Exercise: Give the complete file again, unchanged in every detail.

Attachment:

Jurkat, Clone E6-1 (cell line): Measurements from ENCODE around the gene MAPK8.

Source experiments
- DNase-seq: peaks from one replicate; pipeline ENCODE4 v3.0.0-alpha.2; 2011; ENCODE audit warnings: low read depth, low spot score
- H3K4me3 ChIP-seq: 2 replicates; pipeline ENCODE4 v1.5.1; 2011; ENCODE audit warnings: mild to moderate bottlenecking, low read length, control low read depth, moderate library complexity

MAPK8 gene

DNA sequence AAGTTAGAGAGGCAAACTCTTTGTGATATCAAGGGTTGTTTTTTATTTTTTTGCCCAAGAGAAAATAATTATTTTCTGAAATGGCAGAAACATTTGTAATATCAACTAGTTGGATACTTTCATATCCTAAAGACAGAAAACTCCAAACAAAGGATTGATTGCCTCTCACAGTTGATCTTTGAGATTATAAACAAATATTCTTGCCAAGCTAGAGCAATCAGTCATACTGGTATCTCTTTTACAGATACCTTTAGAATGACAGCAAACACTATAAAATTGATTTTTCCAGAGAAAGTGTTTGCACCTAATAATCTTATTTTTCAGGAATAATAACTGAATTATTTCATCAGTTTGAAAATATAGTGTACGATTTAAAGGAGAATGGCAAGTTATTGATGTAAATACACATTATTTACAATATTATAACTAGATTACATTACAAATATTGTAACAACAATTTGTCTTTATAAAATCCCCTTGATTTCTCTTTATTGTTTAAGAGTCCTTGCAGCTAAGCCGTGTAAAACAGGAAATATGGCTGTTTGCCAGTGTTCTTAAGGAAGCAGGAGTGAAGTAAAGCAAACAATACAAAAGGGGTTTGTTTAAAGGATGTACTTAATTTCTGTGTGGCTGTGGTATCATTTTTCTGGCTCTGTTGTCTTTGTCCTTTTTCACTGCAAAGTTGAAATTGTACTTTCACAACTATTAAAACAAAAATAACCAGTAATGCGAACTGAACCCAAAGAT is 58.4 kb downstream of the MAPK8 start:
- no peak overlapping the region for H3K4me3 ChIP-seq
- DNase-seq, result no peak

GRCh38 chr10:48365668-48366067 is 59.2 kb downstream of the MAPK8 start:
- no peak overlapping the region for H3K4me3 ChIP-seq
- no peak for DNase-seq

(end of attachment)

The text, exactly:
Jurkat, Clone E6-1 (cell line): Measurements from ENCODE around the gene MAPK8.

Source experiments
- DNase-seq: peaks from one replicate; pipeline ENCODE4 v3.0.0-alpha.2; 2011; ENCODE audit warnings: low read depth, low spot score
- H3K4me3 ChIP-seq: 2 replicates; pipeline ENCODE4 v1.5.1; 2011; ENCODE audit warnings: mild to moderate bottlenecking, low read length, control low read depth, moderate library complexity

MAPK8 gene

DNA sequence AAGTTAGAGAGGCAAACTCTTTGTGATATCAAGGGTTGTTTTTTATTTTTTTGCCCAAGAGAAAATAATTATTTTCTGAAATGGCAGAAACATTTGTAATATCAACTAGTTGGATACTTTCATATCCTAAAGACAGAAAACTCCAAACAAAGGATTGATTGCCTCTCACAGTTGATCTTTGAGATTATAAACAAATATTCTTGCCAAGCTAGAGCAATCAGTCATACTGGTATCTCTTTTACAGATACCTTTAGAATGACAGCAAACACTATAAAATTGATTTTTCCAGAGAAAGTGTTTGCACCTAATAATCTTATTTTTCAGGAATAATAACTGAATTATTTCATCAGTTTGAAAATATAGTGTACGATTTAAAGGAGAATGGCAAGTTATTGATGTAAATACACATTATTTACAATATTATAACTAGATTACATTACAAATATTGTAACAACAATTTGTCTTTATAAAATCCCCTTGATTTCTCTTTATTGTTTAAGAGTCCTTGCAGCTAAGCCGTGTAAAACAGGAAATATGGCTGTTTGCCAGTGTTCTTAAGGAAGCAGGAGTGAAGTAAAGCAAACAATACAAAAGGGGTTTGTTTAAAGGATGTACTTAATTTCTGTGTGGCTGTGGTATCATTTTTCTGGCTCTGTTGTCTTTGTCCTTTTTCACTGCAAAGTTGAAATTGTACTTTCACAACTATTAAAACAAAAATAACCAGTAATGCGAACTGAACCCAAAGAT is 58.4 kb downstream of the MAPK8 start:
- no peak overlapping the region for H3K4me3 ChIP-seq
- DNase-seq, result no peak

GRCh38 chr10:48365668-48366067 is 59.2 kb downstream of the MAPK8 start:
- no peak overlapping the region for H3K4me3 ChIP-seq
- no peak for DNase-seq